Don’t Tell

WorkMatters Tips
Issue #3 -September
12, 2006
Publisher:Gayle Lantz
A quick tip to help leaders and executives who need to
motivate their teams and themselves, and catapult their business. 

this ezine direct to
your desktop:

Don’t Tell

If you’re trying to get other people to do their job, stop"telling"
them what to do. It may sound counterintuitive, but you can best help a person
do his job without directing him every step of the way. 

If I’m driving to a new location, I like having someone
sitting next to me to tell me when to turn left, how many miles to go and what
exit to take. But then I can become dependent on that person. I don’t really
learn how to get where I want to go on my own. 

If you’re like many of the executives I coach, you may be
giving too many instructions and not allowing others to build their own capability.
It’s hard not to tell others how to do something, especially when you’re good
at it, or sometimes, even when you’re not. 

I’ve never seen a kids soccer game without parents yelling instructions
from the sidelines. Our daughter’s soccer coach wants the parents to stop
directing the girls, despite our well intended advice, so the girls can learn
to think for themselves. It’s an interesting dynamic. 

Here are some alternatives to try when you think you just
can’t stop yourself from telling (or yelling).

1. Show them what you
want them to do.
For example, if you’re managing sales people who have to
make cold calls, they probably know all the steps to follow. But if you can
show them how to do it, the learning sticks. They have an experiential model to
follow. Let them see you, or someone, making actual calls. Even if they have
observed calls as part of initial training, they need to see it throughout
their career. Seeing successful people in action, at any phase of a person’s career,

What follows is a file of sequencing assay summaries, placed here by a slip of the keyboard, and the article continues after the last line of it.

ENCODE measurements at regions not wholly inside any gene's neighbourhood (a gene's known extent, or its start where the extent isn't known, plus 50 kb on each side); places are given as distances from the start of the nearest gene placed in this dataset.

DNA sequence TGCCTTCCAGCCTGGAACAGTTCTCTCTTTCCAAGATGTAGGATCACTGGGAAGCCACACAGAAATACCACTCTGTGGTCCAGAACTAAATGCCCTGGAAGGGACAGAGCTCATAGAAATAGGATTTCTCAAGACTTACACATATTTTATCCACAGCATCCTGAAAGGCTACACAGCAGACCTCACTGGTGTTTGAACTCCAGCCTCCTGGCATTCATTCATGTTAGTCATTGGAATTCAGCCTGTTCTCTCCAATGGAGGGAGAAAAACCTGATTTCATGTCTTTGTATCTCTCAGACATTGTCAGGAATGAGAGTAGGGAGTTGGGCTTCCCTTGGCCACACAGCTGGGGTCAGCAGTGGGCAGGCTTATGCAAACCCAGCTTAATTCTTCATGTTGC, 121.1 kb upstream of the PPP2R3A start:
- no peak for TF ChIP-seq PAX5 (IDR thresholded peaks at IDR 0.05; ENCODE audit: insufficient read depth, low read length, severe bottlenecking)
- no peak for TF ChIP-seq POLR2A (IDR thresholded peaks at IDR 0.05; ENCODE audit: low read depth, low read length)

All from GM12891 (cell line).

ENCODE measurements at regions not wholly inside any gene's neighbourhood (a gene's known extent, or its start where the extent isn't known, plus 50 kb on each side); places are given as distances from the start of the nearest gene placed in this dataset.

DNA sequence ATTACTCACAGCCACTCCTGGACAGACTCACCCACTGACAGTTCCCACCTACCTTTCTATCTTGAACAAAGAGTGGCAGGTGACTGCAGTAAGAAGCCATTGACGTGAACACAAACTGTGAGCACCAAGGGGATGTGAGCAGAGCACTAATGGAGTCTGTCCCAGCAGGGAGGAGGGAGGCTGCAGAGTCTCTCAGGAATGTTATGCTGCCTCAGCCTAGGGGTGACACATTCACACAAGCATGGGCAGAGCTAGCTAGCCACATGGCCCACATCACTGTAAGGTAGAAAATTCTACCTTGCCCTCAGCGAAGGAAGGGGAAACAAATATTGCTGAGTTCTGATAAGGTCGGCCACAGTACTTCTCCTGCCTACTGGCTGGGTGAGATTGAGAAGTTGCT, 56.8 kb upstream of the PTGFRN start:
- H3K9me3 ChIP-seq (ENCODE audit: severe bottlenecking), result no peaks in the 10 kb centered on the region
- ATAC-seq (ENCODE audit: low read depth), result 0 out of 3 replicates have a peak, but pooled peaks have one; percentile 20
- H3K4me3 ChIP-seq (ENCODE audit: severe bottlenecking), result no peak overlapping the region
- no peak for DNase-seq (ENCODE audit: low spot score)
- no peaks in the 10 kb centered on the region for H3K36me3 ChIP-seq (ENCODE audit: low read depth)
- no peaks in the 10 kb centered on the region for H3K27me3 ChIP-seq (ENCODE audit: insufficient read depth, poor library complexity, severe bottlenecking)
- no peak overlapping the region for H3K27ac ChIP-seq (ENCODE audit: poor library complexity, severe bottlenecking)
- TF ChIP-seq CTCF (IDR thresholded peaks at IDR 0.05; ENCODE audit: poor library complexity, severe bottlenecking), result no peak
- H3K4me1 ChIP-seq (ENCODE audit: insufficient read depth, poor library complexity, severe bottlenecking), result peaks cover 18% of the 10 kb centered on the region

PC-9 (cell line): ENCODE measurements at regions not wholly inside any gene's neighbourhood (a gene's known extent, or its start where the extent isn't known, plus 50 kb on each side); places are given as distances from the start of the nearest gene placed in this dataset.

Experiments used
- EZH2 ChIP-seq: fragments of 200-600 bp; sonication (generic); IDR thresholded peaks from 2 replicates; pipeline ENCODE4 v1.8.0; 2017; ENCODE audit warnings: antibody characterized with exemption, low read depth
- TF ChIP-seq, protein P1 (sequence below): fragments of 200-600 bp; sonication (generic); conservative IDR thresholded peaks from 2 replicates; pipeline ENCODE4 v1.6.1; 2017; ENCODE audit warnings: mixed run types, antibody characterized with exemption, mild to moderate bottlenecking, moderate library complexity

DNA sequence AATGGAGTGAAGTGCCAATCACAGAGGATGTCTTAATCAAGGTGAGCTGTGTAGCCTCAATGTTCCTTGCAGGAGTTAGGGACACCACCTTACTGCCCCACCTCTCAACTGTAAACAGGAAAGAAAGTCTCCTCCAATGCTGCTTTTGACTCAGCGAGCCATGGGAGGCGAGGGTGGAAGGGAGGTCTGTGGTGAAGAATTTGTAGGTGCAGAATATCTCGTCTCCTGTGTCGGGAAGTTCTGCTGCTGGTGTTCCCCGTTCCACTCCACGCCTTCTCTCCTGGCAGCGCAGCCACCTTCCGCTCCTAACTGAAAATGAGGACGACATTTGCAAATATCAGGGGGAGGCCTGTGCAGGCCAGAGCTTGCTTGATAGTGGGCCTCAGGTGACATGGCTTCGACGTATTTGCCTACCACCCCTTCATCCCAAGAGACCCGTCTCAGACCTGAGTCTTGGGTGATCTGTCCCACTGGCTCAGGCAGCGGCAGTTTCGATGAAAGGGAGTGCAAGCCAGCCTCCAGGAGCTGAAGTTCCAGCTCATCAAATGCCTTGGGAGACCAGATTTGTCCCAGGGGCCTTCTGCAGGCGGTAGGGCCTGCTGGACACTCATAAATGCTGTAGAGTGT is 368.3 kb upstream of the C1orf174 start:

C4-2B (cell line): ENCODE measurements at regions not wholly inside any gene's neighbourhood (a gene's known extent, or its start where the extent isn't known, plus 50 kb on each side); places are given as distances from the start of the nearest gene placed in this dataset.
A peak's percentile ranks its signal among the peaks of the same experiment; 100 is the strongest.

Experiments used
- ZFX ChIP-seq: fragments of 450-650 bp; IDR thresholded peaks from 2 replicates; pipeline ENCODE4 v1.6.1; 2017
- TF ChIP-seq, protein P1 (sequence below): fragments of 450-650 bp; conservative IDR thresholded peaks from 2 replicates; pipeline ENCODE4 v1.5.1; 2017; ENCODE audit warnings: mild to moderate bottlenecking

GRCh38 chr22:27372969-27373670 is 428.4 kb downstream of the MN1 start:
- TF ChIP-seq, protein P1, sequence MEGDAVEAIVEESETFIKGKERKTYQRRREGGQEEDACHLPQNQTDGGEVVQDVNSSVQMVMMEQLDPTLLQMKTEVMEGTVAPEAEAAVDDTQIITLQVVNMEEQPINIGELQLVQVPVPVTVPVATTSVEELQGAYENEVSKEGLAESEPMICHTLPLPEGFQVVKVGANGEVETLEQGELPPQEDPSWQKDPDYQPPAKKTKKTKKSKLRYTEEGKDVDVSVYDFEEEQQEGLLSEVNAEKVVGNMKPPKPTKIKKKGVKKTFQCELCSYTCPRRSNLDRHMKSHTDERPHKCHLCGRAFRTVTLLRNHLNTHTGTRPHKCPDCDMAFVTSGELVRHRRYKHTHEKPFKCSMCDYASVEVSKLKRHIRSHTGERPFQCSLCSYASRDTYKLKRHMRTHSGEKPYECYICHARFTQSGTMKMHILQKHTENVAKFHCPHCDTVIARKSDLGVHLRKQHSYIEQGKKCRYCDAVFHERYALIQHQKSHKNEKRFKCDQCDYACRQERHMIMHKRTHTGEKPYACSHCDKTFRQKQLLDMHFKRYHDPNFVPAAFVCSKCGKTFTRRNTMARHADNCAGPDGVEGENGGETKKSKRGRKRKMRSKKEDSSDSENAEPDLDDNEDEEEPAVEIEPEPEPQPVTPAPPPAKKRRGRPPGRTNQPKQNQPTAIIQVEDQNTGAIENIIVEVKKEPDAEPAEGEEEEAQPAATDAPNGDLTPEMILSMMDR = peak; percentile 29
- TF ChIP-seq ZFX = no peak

is a great way to learn and build skills. 

2. Ask good
If you’re working with other people who handle customer
issues, it’s easy to say,"Here’s what you should do when a customer complains…"
However, try asking the employee for ideas. Then listen to their answers
without judgement. Here are some questions you might try:

* What do you think would be the appropriate response?

* When have you seen someone handle that kind of situation

* How might you respond most effectively?

* What is something exceptional you might try?

 3. Collaborate.
 An attorney tells his assistant all the things she needs to
do to help him manage his clients. She’s
got all the necessary pieces — the files, paperwork, schedules, client names,
etc., but for some reason, she’s not doing what needs to be done. No amount of telling or "re-telling" gets the assistant to
perform any better. Instead, the attorney should try a different approach —
ask for a meeting to determine how they can best work together. Sound radical?
Request a one-on-one meeting, a simple informal collaboration, to solve the
problem. He needs her ideas, perspective and suggestions. Two heads are better
than one. 

So, instead of giving all the answers, help people think.
They may surprise you with even better ideas. They will assume more responsibility on their own, and build their
capability, which is what you want as a manager. 

If you have questions or topics you’d like to see addressed
in future issues, 

P.S. Want to work on your own coaching skills? Visit

Manager, interviewing a job applicant: "For a man with
no experience, you are certainly asking for a high wage."
Job Applicant: "Well Sir, the work is so much harder
when you don’t know what you’re doing!"

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Reprinted from "WorkMatters Tips," a free ezine
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catapult their business. Subscribe at



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